16. Why are there cracks in the wallboard in a mobile home after its moved?

  17. Can you move a mobile home that is 20 years old in Florida?

  18. What is a pit set mobile home?

  19. Do you have any tips for buying a used mobile home?

  20. Why is the floor tile cracked in my mobile home?

  21. Why is it important that a mobile home stay level throughout its lifetime?

  22. How much venting is required for mobile home skirting?

  23. What do I need to know about building an addition to a mobile home?

  24. What is the average lifespan of a wood deck?

  25. What is the best air conditioner for a mobile home?

  26. What is a D-sticker mobile home?

  27. What is the life expectancy of a modular home?

  28. How do I upgrade my old (pre-1976) mobile home to meet HUD standards?

  29. When was the first double-wide mobile home manufactured?

  30. Why is my double-wide considered a HUD home?

  31. How energy efficient is a mobile home?

  32. Can I tell the year of a manufactured/mobile home from the HUD tag (red tag)?

  33. Can a mobile/manufactured home have a high radon problem?

  34. What are the HUD requirements for selling a remodeled or renovated mobile home?

  35. How many mobile/manufactured home manufacturers are licensed to sell their homes in Florida?

  36. Can a mobile/manufactured home get termites?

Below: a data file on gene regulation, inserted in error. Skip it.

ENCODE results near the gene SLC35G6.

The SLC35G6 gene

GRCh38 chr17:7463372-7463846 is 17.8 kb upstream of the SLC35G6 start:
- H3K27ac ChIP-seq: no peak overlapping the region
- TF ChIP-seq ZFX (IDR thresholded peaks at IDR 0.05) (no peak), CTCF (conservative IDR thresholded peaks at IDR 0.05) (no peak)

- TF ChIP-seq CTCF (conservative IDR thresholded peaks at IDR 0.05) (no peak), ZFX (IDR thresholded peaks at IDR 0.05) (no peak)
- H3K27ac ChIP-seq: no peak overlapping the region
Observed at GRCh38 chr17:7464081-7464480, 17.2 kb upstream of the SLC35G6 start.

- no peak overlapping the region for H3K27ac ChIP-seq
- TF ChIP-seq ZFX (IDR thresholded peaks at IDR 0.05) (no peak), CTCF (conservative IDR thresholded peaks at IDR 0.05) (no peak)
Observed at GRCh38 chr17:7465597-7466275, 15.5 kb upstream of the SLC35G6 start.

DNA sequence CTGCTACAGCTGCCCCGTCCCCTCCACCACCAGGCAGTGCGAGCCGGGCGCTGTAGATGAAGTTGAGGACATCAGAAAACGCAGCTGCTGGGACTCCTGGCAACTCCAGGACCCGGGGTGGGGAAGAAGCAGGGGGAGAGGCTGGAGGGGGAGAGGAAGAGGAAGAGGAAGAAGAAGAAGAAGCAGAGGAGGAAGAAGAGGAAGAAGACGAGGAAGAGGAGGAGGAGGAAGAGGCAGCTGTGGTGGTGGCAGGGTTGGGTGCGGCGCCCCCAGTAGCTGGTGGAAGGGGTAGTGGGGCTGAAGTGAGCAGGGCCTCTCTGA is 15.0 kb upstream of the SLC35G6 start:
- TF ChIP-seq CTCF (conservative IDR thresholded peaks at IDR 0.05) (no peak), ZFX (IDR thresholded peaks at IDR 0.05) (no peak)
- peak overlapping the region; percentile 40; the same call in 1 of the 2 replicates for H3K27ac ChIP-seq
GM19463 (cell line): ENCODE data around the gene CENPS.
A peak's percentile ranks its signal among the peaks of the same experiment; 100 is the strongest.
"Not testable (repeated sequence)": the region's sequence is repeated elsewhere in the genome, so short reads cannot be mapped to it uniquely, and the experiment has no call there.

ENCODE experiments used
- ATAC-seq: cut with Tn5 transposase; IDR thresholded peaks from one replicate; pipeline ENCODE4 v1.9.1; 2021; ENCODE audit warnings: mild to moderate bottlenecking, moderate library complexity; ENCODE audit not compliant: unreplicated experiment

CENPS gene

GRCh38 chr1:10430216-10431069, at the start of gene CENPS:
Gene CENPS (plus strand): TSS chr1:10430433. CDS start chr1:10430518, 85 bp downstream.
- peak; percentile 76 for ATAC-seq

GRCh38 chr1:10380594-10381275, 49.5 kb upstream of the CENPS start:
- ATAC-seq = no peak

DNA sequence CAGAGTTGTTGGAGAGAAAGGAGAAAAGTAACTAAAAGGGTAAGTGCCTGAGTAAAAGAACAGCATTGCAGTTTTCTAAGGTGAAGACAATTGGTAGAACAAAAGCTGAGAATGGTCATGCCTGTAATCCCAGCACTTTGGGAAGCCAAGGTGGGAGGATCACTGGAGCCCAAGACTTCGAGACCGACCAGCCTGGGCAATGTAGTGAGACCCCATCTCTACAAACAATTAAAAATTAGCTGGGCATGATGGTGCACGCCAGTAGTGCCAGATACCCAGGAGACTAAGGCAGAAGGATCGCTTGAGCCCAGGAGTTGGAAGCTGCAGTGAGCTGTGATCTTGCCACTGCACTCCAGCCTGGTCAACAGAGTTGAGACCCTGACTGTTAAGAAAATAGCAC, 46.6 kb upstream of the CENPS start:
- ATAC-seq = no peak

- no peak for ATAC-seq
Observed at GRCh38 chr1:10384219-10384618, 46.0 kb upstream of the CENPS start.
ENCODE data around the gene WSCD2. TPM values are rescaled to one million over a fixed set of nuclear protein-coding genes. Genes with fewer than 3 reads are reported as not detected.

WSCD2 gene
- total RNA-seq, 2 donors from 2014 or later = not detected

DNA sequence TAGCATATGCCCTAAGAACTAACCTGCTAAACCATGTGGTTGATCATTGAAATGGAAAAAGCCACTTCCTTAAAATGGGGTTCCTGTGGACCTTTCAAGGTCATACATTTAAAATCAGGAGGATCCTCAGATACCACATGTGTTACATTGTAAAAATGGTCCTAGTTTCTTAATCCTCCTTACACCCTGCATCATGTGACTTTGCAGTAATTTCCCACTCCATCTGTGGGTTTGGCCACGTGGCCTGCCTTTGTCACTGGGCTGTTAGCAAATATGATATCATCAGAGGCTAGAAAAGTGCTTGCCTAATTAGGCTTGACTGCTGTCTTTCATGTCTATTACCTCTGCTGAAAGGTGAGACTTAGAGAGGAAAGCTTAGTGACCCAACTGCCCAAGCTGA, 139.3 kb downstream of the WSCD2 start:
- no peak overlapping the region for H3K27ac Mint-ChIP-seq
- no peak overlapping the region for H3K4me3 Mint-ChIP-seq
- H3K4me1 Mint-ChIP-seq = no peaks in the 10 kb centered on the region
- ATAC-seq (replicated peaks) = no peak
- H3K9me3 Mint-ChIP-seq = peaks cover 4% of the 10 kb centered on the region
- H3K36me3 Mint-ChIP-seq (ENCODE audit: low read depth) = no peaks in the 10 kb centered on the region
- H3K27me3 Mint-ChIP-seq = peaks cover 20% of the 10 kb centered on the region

37. What are the limitations on homesites where a mobile/manufactured home can be located?

  38. What does a home inspector look for when examining a mobile home crawl space?

  39. How do I look for mold in my mobile home?

  40. What is the difference between the electric service to a mobile home and a site built home?

  41. How can I make my mobile home more energy efficient?

  42. What are the ventilation requirements for bathrooms and kitchens in mobile homes?

  43. What would cause half of a double-wide mobile home to lose electric power?

  44. Can I convert a shipping container into a HUD-code manufactured/mobile home?

  45. Where do I find the water heater in a mobile home?

  46. How do HUD-code mobile/manufactured home standards compare to the IRC building code for site-built homes?

  47. What is the right humidity level in a mobile home?

  48. What is the difference between a manufactured/mobile home water heater and a regular water heater?

  49. What is an “RP” sticker for a mobile home?

  50. What is a manufactured home?

  51. What is the building code for mobile/manufactured homes in Florida?

  52. Where do I find the VIN/serial number on a very old (pre-1976) mobile home?